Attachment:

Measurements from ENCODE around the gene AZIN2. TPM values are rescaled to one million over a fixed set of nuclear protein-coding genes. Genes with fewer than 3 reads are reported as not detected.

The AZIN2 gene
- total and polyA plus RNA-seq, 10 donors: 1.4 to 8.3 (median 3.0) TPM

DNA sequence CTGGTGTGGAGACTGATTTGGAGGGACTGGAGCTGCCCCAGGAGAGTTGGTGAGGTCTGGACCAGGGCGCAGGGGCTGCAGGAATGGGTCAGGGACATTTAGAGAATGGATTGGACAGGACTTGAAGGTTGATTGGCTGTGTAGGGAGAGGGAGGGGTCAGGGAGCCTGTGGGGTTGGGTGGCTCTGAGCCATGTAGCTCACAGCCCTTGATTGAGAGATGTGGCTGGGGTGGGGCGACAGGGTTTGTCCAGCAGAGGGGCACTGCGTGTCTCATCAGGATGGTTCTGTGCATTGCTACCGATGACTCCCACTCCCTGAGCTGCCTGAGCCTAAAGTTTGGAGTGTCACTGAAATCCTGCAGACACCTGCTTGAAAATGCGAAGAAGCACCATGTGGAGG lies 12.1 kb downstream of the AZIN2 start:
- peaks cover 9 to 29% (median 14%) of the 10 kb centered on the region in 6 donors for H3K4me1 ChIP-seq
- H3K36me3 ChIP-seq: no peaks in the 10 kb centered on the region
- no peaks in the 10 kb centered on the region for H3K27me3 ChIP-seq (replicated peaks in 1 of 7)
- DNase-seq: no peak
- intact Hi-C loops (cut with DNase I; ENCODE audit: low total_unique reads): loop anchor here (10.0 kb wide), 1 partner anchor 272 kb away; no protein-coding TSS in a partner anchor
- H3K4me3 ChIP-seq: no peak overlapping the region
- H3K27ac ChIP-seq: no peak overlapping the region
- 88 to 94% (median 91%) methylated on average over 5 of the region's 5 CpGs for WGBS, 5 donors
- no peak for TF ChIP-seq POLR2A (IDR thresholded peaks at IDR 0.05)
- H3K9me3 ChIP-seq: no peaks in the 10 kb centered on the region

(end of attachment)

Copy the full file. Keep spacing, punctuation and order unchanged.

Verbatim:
Measurements from ENCODE around the gene AZIN2. TPM values are rescaled to one million over a fixed set of nuclear protein-coding genes. Genes with fewer than 3 reads are reported as not detected.

The AZIN2 gene
- total and polyA plus RNA-seq, 10 donors: 1.4 to 8.3 (median 3.0) TPM

DNA sequence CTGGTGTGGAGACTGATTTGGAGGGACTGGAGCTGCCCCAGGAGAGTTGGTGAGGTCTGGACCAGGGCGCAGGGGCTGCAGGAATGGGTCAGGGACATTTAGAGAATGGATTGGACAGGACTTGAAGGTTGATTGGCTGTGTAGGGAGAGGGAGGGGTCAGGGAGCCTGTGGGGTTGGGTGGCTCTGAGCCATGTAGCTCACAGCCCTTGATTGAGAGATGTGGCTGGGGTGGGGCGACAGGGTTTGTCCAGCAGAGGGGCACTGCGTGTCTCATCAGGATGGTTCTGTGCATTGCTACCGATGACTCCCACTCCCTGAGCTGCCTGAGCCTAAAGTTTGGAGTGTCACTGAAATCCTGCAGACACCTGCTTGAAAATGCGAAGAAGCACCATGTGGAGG lies 12.1 kb downstream of the AZIN2 start:
- peaks cover 9 to 29% (median 14%) of the 10 kb centered on the region in 6 donors for H3K4me1 ChIP-seq
- H3K36me3 ChIP-seq: no peaks in the 10 kb centered on the region
- no peaks in the 10 kb centered on the region for H3K27me3 ChIP-seq (replicated peaks in 1 of 7)
- DNase-seq: no peak
- intact Hi-C loops (cut with DNase I; ENCODE audit: low total_unique reads): loop anchor here (10.0 kb wide), 1 partner anchor 272 kb away; no protein-coding TSS in a partner anchor
- H3K4me3 ChIP-seq: no peak overlapping the region
- H3K27ac ChIP-seq: no peak overlapping the region
- 88 to 94% (median 91%) methylated on average over 5 of the region's 5 CpGs for WGBS, 5 donors
- no peak for TF ChIP-seq POLR2A (IDR thresholded peaks at IDR 0.05)
- H3K9me3 ChIP-seq: no peaks in the 10 kb centered on the region